The African Institute for Development Policy (AFIDEP) in collaboration with the Kenya Ministry of Health and Parliament has, over the last three years, implemented the Strengthening Capacity to Use Research Evidence in Health Policy (SECURE Health) programme. The programme was set up in early 2014 to optimise individual and institutional capacity in accessing and utilising research evidence in decision-making in Kenya. To realise this goal, SECURE Health has implemented a wide range of interventions within the Ministry of Health and Parliament aimed at strengthening institutional leadership and capacity as well as individual technical capacity to find and apply evidence in decision-making. The programme implementation was through a consortium led by AFIDEP, comprising FHI 360, ECSA-Health Community, Consortium for National Health Research, the United Kingdom Parliamentary Office of Science & Technology (UK POST and was funded by the UK Department for International Development (DFID).
As the programme comes to an end AFIDEP in collaboration with the Ministry of Health and Parliament of Kenya hosted a learning forum on 22nd February 2017 at the Intercontinental Hotel in Nairobi, to deliberate lessons from implementation. The event was dabbed “Strengthening capacity for increased evidence use in decision-making: Sharing practical lessons and tools.” Among the key interventions implemented by the SECURE Health programme included sustained advocacy with top leaders on prioritising investments and structural reforms that enable evidence use, hosting of regular dialogues to discuss evidence on urgent health issues, development of guidelines for evidence use in policy-making, development of a policy framework and priorities for guiding the generation and application of research for health in Kenya, and implementation of a comprehensive training and mentorship programme on evidence-informed policymaking. Some of these interventions have been very successful in improving capacity and motivation to use evidence, while others have not. The documented experiences and lessons drawn from the implementation of the SECURE Health programme were shared by all present.
Dr. Charles Nzioka, Head of the Health Research and Development Unit remarked that in order to attain the highest possible standard of health in a responsible manner, evidence – informed decisions need to be made so that healthcare can be of quality, equitable,, affordable , and accessible to all.
Mr. Bonnie Mathooko, Chief Research Officer, Parliament noted “Partnership with AFIDEP has made it possible for us to crystallise our evidence informed decision-making dream.” Further, Dr. Soti Head of Preventive and Promotive Health Services, Ministry of Health, speaking on behalf of the Director Medical Services said, “The project was a successful and we need to make it more successful by ensuring an evidence-informed decision-making norm.”
The Programme manager Dr. Rose Oronje, also Director, Science Communications and Evidence Uptake, AFIDEP, gave a brief on the programme impact and also provided a roadmap for operationalising evidence use in the Ministry of Health and Parliament of Kenya, in order to enable the two institutions maximise returns on EIPM. She emphasised that building a culture of evidence takes a while and therefore needs long-term investments. Dr. Oronje further noted that there are several challenges that need to be overcome – particularly with regard to strengthening institutions as there are many bottlenecks. She also pointed that ownership of such a programme among relevant stakeholders is critical to success.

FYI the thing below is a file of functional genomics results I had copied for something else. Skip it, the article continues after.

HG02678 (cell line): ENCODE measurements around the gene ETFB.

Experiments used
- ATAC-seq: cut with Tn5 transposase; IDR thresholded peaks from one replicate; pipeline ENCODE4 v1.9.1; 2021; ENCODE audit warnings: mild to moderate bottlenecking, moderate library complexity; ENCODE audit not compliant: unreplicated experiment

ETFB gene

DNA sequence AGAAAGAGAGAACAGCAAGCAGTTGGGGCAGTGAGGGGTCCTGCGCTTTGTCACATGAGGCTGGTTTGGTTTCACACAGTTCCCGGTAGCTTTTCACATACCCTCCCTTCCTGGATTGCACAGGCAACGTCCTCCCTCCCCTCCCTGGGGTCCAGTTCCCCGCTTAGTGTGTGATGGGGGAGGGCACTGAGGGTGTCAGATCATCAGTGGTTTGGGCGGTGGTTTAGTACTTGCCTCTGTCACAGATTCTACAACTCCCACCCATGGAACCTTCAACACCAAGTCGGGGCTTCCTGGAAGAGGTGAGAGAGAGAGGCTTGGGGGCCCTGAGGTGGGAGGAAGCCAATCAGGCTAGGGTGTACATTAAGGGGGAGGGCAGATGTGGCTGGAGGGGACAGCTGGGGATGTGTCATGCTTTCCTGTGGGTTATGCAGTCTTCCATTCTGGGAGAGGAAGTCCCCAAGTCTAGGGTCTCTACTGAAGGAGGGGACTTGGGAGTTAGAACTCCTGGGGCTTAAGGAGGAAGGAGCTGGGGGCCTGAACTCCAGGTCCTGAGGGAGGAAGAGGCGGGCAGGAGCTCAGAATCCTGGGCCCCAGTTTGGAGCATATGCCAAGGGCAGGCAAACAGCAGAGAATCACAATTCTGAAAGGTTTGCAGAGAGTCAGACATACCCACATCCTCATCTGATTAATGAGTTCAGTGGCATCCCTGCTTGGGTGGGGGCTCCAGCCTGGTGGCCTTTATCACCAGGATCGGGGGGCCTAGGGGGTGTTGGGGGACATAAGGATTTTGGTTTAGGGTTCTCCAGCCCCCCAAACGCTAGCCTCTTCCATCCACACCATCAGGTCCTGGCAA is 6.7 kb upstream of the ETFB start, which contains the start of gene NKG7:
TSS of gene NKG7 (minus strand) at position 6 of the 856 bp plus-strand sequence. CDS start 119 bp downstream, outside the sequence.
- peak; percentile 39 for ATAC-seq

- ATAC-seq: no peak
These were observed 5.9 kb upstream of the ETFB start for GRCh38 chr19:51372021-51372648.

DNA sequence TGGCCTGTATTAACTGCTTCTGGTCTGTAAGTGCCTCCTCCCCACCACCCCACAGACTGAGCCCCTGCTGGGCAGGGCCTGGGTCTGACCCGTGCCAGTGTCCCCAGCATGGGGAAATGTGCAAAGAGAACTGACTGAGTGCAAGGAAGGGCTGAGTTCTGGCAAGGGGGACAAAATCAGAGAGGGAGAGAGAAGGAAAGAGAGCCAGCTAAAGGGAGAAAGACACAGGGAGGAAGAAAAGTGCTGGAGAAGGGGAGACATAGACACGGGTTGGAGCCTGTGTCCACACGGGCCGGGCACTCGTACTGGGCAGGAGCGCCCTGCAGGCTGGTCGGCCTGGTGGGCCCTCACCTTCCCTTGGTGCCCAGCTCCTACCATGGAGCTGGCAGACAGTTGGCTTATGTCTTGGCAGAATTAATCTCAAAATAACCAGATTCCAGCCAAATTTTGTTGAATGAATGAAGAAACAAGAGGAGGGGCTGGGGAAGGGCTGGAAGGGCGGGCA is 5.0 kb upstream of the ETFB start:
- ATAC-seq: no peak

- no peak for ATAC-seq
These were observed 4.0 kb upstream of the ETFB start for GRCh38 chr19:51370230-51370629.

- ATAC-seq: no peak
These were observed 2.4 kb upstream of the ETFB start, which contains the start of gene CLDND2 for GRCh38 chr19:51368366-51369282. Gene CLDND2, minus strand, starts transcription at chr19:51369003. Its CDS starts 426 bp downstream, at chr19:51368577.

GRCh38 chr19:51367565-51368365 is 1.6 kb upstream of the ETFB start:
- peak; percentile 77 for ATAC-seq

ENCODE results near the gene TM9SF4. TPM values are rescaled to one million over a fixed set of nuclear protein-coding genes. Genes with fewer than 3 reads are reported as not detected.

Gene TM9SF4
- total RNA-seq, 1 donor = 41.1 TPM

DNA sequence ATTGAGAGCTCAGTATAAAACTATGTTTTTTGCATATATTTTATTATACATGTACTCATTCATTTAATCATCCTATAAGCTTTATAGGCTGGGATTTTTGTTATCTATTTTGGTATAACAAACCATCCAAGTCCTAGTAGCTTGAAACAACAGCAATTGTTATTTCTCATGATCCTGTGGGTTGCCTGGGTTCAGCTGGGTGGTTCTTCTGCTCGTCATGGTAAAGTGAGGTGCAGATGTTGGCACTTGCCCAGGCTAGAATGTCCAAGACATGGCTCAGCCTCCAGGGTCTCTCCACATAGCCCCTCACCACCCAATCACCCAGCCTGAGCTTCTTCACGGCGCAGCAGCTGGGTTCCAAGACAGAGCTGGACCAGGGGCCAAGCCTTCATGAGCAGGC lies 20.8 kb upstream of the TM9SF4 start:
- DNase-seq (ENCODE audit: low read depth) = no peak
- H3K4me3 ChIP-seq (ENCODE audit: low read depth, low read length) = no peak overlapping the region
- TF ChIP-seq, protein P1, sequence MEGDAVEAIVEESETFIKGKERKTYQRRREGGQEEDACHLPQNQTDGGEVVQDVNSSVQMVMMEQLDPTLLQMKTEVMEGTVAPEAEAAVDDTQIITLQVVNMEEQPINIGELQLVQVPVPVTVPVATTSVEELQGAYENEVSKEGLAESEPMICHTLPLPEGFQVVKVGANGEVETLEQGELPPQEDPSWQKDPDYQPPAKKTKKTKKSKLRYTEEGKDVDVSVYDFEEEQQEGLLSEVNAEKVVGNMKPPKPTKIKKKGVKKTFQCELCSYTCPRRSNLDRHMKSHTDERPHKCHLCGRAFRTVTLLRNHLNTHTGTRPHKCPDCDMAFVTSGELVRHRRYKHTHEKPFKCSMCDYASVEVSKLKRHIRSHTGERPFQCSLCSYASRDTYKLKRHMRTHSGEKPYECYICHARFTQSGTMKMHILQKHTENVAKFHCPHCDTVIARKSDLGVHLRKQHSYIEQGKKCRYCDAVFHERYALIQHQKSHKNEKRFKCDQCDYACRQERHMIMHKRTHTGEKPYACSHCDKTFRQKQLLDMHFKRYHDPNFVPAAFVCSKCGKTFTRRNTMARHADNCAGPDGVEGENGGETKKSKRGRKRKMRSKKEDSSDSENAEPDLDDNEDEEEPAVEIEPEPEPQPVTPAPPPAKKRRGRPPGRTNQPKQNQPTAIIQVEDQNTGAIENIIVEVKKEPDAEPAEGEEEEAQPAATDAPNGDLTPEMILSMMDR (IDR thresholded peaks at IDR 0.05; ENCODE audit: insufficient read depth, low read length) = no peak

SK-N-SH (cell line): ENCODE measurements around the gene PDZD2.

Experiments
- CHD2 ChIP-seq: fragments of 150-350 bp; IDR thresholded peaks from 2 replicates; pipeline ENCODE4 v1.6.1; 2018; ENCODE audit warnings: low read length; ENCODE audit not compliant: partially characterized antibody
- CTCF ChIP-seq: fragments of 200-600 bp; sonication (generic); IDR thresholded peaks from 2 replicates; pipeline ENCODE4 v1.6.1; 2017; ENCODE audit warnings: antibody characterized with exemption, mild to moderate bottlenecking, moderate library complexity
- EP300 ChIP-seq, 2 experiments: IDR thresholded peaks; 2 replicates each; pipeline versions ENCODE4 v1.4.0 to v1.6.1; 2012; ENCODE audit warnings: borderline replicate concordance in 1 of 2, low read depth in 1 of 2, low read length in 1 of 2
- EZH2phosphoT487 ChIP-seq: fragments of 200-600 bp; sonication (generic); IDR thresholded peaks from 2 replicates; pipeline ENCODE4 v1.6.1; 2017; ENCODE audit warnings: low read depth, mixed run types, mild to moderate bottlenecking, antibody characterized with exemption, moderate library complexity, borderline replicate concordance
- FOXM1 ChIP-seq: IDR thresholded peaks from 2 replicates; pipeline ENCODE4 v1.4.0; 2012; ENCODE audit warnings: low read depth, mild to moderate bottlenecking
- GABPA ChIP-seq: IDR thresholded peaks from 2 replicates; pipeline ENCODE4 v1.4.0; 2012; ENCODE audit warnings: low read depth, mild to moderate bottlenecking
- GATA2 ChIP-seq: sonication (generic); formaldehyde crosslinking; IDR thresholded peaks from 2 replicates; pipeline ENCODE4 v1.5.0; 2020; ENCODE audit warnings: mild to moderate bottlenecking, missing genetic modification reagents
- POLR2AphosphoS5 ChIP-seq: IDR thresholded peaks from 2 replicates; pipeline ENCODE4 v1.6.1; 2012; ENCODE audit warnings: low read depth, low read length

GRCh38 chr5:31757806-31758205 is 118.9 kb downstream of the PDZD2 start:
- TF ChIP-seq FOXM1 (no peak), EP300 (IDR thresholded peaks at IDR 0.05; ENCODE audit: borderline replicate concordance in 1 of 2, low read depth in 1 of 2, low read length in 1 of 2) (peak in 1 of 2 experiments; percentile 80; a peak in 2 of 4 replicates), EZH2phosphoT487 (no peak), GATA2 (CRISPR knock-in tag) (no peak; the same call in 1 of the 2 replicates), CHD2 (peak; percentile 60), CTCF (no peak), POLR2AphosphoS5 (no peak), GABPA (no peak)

During the event there was a panel discussion that focused on the question, “How do we entrench evidence use in decision- making and accountability mechanisms in Kenya?” The members of the panel were, “Honorable Susan Musyoka, MP and Chair of the Parliamentary Caucus on Evidence-Informed Oversight, Dr. Peter Cherutich, Head Monitoring and Evaluation, Research and Health Informatics, Dr. Peter Githaiga Mwitari, Head Knowledge Management KEMRI and Mr. Aloyce Ratemo, Principal Economist, Ministry of Devolution and Planning. The Panel was moderated by Dr. Eliya Zulu, Executive Director, AFIDEP.. From the discussions it was quite evident that increased use of evidence is crucial to the decisions being made by Parliamentarians. Decisions have far-reaching consequences and the ecosystem of facilitating the use of evidence has quite a number of players in the linkage between the researchers and policymakers. Therefore, there needs to be mechanisms to bridge this gap and have a proper communication and transition of research to policy.
As the panel discussion came to a close, it was clear that evidence is critical to sound decision-making. However, users of evidence should be cognisant of the fact that not all evidence is good evidence, therefore evidence must be appraised to ensure it is of value in decision-making processes.
As a wrap up to the discussion, Dr. Zulu pointed that evidence-informed decision-making is critical for the achievement of the sustainable development goals (SDGs) and Agenda 2063. “Evidence-informed decision-making is about not leaving anyone behind,” he said.